„Finally, much will depend on the stance taken by the new US Administration after January 20th. The current Administration’s Syria policy has been characterized mainly by flailing ineffectuality. Ambassador Samantha Power’s tones at the UN this week – asking Russian representatives if the suffering in Aleppo didn’t ‚creep them out‘ – were a perfect coda to this.
The incoming Administration contains hawkish figures who are deeply suspicious in particular of the ambitions of Iran and its allies in the Middle East. Generals Mattis, Kelly and Flynn exemplify this trend. But President-elect Trump himself has spoken of the need to coordinate with Russia in the fight against IS (and Russia, of course, is allied with Iran and Assad in Syria). Incoming Secretary of State Rex Tillerson’s close ties to Russia are a further notable factor in this regard. If the Iran-sceptic element in the new Administration wins out, this may usher in a determined policy to contain the gains of the Iran-aligned Assad regime, and maintain support to anti-regime and anti-IS forces in Syria.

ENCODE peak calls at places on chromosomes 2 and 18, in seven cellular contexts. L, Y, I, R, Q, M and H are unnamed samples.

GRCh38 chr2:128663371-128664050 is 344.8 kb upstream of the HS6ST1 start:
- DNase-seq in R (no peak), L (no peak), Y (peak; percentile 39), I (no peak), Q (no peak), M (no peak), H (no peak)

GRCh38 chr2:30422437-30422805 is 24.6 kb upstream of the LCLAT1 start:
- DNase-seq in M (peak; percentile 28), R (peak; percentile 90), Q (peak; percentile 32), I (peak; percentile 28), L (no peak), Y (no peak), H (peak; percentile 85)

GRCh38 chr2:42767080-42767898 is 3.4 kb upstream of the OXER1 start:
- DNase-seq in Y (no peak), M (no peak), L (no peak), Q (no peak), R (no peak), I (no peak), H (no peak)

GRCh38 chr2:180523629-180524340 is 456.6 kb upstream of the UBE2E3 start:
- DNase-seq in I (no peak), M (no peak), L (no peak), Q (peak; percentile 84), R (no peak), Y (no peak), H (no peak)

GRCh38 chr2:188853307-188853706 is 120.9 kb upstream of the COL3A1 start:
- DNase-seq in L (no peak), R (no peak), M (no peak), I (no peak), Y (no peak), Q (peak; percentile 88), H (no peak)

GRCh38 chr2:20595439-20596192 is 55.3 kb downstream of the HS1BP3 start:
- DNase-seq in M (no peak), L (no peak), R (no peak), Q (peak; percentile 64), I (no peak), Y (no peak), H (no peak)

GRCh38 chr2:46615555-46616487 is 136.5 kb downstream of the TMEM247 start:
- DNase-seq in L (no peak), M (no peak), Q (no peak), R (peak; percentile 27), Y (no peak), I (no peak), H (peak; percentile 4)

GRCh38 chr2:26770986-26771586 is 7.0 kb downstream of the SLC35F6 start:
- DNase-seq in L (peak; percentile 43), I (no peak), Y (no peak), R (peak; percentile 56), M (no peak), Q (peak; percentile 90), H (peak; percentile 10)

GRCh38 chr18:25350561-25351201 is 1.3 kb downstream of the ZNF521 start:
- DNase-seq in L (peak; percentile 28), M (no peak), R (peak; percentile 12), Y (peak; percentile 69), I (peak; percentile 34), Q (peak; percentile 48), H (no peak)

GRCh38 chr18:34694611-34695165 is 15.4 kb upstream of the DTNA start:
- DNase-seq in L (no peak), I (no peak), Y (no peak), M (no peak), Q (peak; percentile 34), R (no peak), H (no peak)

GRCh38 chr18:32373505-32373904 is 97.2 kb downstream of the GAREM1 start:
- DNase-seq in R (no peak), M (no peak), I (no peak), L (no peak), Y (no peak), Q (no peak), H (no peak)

If, however, the desire to ‚co-ordinate‘ with Russia against IS wins out, this raises the genuine possibility of pro-Iranian, pro-Russian forces taking the key role in the ongoing fight against IS and by so doing launching a real bid to reunite Syria under their own control. If this latter scenario transpires, it isn’t immediately imminent, given the regime’s manpower problems and remaining priorities in its war against the rebels further west. But it will be a matter of concern for all regional elements, including Israel, who are watching closely the advances made by the Iranians and their allies in Iraq and in Syria in recent months.“ (Jonathan Spyer: „After the Fall of Aleppo“)